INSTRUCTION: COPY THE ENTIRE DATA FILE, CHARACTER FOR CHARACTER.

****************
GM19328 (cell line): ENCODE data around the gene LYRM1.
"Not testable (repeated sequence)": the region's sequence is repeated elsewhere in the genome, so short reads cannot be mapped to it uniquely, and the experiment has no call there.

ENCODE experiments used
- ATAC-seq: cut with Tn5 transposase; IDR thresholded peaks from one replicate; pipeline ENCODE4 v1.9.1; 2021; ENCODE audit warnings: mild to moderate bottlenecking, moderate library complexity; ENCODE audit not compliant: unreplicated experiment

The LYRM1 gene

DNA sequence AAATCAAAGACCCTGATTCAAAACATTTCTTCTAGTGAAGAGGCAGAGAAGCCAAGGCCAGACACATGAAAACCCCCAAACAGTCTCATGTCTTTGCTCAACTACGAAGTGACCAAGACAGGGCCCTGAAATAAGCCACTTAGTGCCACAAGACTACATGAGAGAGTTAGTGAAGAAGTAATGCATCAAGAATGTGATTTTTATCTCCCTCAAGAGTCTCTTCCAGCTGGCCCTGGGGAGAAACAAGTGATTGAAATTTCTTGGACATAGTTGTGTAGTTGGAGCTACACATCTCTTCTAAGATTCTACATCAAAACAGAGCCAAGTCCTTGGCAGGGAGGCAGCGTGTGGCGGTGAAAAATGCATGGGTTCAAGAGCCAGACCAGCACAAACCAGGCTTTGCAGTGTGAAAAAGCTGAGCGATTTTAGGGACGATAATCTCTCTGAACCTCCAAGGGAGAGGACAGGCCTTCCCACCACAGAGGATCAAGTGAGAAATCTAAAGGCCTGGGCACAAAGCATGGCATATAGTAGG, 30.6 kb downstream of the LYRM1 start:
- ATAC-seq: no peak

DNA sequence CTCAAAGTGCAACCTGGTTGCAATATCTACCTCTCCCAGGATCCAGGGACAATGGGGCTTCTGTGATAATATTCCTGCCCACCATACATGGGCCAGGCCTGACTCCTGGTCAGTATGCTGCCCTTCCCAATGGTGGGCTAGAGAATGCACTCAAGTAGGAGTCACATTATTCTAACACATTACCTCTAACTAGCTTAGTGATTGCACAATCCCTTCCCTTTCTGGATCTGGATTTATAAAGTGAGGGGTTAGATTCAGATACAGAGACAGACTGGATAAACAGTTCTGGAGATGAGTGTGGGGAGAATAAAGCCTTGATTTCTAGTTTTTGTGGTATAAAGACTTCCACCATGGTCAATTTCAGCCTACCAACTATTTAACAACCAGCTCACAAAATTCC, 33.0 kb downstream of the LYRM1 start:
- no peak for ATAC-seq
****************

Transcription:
GM19328 (cell line): ENCODE data around the gene LYRM1.
"Not testable (repeated sequence)": the region's sequence is repeated elsewhere in the genome, so short reads cannot be mapped to it uniquely, and the experiment has no call there.

ENCODE experiments used
- ATAC-seq: cut with Tn5 transposase; IDR thresholded peaks from one replicate; pipeline ENCODE4 v1.9.1; 2021; ENCODE audit warnings: mild to moderate bottlenecking, moderate library complexity; ENCODE audit not compliant: unreplicated experiment

The LYRM1 gene

DNA sequence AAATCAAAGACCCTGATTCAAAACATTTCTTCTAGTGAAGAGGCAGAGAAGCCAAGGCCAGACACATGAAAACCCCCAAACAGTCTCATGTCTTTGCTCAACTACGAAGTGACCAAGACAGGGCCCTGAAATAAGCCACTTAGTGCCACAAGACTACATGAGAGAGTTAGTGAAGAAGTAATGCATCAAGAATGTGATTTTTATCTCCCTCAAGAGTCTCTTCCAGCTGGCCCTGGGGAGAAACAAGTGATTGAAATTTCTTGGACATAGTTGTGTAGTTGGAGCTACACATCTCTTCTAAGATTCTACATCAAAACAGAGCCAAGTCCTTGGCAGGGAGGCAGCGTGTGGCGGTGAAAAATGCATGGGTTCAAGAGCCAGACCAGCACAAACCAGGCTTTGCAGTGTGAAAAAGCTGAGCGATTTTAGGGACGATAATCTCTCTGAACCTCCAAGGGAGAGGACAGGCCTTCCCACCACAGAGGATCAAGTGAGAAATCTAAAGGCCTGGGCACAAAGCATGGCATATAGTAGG, 30.6 kb downstream of the LYRM1 start:
- ATAC-seq: no peak

DNA sequence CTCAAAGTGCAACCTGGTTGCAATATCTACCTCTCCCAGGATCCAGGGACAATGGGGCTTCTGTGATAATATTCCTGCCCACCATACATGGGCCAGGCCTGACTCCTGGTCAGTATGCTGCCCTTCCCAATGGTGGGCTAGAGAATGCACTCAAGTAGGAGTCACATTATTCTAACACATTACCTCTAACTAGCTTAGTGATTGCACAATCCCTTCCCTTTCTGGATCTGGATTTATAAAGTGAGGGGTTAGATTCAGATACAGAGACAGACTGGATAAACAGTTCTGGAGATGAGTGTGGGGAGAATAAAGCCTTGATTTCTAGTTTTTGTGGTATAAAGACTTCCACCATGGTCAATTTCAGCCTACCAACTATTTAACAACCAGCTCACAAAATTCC, 33.0 kb downstream of the LYRM1 start:
- no peak for ATAC-seq